Ph.D. Program Coordinator
Darla Moore School of Business
|Resources:||Curriculum Vitae [pdf]|
Mark Maltarich, associate professor of management at the University of South Carolina, studies how to form and lead teams and how to diagnose and solve team-related problems in organizations. His research examines complexities of combining individual talent into teams, managing team processes and conflict, rewarding teams, and the causes and consequences of turnover for work units. Maltarich also studies the research methods used to analyze data from individuals in groups. His research has appeared in some of the top journals in the management field, and he serves on the editorial board of the Journal of Applied Psychology. He earned his Ph.D. in Business from the University of Wisconsin, Madison, holds an MBA from DePaul University and earned an undergraduate degree in psychology from Northwestern University. Before earning his Ph.D., Maltarich worked in management for the Midwest’s largest independent wine and spirits retailer.
I teach Organizational Behavior (MGMT 376) to undergraduates, Competing Through People (MGMT 770) to the Professional MBA students, and Consulting and Organizational Development (MGMT 730) in the Master of Human Resources program.
Many students in my undergraduate class will soon be facing workplace issues for the first time — discipline, motivational problems, organizational politics and leading people. I aim to leverage the knowledge from a long line of management research to prepare students to ask the right questions to address these issues successfully. I emphasize the role of the situation — there’s almost never one right answer that always works, but if you can recognize the swing factors, there’s a right answer for every situation.
I’m interested in how life gets complex when individuals are put into groups or teams. I ask questions like: How do individual skills and abilities combine to drive group performance? When does diversity on teams help or get in the way? When is conflict productive? Should we pay teams based on group performance or reward individuals for their contribution? Why do people leave a group, and what happens to the rest when they do?
I also research the way we measure and analyze data for studying groups, which is more complicated than the ways we treat individuals.
Simply put, my research can help managers design team-based work, form work teams and lead teams to be more satisfied and perform better.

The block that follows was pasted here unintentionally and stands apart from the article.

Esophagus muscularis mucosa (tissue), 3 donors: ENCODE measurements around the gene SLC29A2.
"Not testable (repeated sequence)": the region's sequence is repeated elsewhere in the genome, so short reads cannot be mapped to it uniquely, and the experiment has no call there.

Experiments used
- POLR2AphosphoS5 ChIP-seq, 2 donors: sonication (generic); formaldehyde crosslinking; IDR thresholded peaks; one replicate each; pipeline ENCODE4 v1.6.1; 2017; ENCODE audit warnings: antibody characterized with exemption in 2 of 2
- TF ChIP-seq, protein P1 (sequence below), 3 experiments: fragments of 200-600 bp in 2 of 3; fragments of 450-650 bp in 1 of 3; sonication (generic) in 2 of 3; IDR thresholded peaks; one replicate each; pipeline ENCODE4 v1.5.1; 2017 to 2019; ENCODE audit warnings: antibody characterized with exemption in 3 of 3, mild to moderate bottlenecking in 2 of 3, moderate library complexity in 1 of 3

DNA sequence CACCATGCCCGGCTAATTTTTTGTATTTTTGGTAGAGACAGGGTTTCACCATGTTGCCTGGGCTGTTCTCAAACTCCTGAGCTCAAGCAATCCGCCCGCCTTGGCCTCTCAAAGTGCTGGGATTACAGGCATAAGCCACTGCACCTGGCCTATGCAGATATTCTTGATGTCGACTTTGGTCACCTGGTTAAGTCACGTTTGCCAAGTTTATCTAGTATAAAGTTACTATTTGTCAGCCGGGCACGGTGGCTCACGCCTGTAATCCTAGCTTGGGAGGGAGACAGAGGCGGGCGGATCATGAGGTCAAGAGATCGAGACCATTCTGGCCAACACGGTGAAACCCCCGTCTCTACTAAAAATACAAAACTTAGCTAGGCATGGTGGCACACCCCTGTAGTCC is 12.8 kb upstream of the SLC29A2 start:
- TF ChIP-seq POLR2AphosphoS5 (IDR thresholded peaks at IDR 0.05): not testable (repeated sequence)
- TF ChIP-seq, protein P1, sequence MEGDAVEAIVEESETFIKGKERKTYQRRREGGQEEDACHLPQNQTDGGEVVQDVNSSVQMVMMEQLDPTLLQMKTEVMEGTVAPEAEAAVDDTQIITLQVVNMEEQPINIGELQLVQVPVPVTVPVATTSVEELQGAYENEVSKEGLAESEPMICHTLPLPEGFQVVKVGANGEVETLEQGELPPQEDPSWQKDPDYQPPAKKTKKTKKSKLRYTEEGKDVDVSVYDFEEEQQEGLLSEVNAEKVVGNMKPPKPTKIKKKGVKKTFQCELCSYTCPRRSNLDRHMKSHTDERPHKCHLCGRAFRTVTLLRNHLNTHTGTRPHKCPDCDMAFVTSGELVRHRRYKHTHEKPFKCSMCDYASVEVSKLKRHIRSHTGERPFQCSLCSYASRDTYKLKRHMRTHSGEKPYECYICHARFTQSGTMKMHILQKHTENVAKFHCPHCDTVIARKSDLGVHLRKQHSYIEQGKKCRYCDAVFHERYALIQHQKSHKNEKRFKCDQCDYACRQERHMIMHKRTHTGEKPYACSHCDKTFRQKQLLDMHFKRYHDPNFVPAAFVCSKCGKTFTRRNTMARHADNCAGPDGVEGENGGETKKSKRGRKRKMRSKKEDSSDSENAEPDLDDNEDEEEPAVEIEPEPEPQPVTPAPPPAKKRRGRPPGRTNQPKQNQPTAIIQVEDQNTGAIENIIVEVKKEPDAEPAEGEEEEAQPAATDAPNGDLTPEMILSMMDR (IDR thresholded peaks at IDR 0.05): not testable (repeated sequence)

One example project asks why the research has had problems finding a benefit for firms that fire workers more freely. My co-authors and I argue that the downside of firing is the same as when people quit — there are costs for replacing and training new workers, and you can end up shorthanded for a while. In the long term, though, weeding out the worst employees should be a good thing because you can replace them with better workers. We show that this is true and explain why prior studies have found something different.
I have several collaborations involving doctoral students, and I have worked on projects with undergraduates for special projects like honors theses. My work presents some opportunities for exceptional undergraduates to get exposure to data analysis and scientific writing.
To me, the most exciting thing about my work is the opportunity to create knowledge — I start with a question that nobody knows the answer to, make progress toward an answer and share it with others. In the field of teams, I find this especially exciting because teams are used in so many workplaces to get work done. That means the answers I find have the potential to make an impact on the real world.
I have two children, which occupies a lot of my time. I sometimes coach their sports teams, and I coached a team that competed in a Lego robot competition. I enjoy making music — I play guitar in a couple of pretty bad bands, and I also play banjo. I recently took up running, and I have completed two half marathons.